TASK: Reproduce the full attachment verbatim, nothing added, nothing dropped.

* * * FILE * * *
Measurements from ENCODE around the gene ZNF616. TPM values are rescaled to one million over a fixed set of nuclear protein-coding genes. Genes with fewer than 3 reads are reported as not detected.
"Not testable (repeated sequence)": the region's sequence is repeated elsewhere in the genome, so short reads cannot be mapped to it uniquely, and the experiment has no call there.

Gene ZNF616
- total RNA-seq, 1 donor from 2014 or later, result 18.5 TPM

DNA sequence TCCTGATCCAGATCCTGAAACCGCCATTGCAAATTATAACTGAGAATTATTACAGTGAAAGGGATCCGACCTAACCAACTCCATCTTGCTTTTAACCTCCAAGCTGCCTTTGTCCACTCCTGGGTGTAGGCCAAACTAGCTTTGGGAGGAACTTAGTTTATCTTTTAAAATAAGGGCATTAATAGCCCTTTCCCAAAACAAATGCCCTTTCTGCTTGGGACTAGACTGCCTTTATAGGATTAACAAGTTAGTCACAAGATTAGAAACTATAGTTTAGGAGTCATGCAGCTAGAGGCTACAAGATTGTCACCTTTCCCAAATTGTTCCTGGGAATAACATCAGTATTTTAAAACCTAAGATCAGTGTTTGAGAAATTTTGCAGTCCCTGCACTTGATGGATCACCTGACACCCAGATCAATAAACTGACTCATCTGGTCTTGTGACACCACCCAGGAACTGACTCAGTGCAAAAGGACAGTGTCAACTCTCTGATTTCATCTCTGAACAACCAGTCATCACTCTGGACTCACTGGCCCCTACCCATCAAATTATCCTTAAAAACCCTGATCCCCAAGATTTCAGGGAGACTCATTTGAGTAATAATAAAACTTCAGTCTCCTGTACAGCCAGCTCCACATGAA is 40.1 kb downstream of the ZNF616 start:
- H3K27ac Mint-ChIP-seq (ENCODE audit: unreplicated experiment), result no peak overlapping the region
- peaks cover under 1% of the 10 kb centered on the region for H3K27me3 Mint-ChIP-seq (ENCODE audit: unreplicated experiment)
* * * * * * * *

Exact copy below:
Measurements from ENCODE around the gene ZNF616. TPM values are rescaled to one million over a fixed set of nuclear protein-coding genes. Genes with fewer than 3 reads are reported as not detected.
"Not testable (repeated sequence)": the region's sequence is repeated elsewhere in the genome, so short reads cannot be mapped to it uniquely, and the experiment has no call there.

Gene ZNF616
- total RNA-seq, 1 donor from 2014 or later, result 18.5 TPM

DNA sequence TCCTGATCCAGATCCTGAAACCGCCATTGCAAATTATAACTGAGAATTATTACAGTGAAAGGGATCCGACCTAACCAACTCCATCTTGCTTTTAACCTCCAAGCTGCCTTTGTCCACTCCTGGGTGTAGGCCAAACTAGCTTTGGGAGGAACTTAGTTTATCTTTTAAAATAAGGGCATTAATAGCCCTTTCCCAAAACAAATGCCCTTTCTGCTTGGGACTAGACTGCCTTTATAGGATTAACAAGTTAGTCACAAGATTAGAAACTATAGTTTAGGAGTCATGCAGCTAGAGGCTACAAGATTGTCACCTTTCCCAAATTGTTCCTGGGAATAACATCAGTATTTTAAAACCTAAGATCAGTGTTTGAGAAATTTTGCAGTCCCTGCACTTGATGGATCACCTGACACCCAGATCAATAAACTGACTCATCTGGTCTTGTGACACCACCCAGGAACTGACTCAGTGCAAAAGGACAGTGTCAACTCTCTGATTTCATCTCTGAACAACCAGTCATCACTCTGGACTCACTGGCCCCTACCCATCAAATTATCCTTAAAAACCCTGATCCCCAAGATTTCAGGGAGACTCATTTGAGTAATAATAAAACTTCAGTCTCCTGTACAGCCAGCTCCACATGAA is 40.1 kb downstream of the ZNF616 start:
- H3K27ac Mint-ChIP-seq (ENCODE audit: unreplicated experiment), result no peak overlapping the region
- peaks cover under 1% of the 10 kb centered on the region for H3K27me3 Mint-ChIP-seq (ENCODE audit: unreplicated experiment)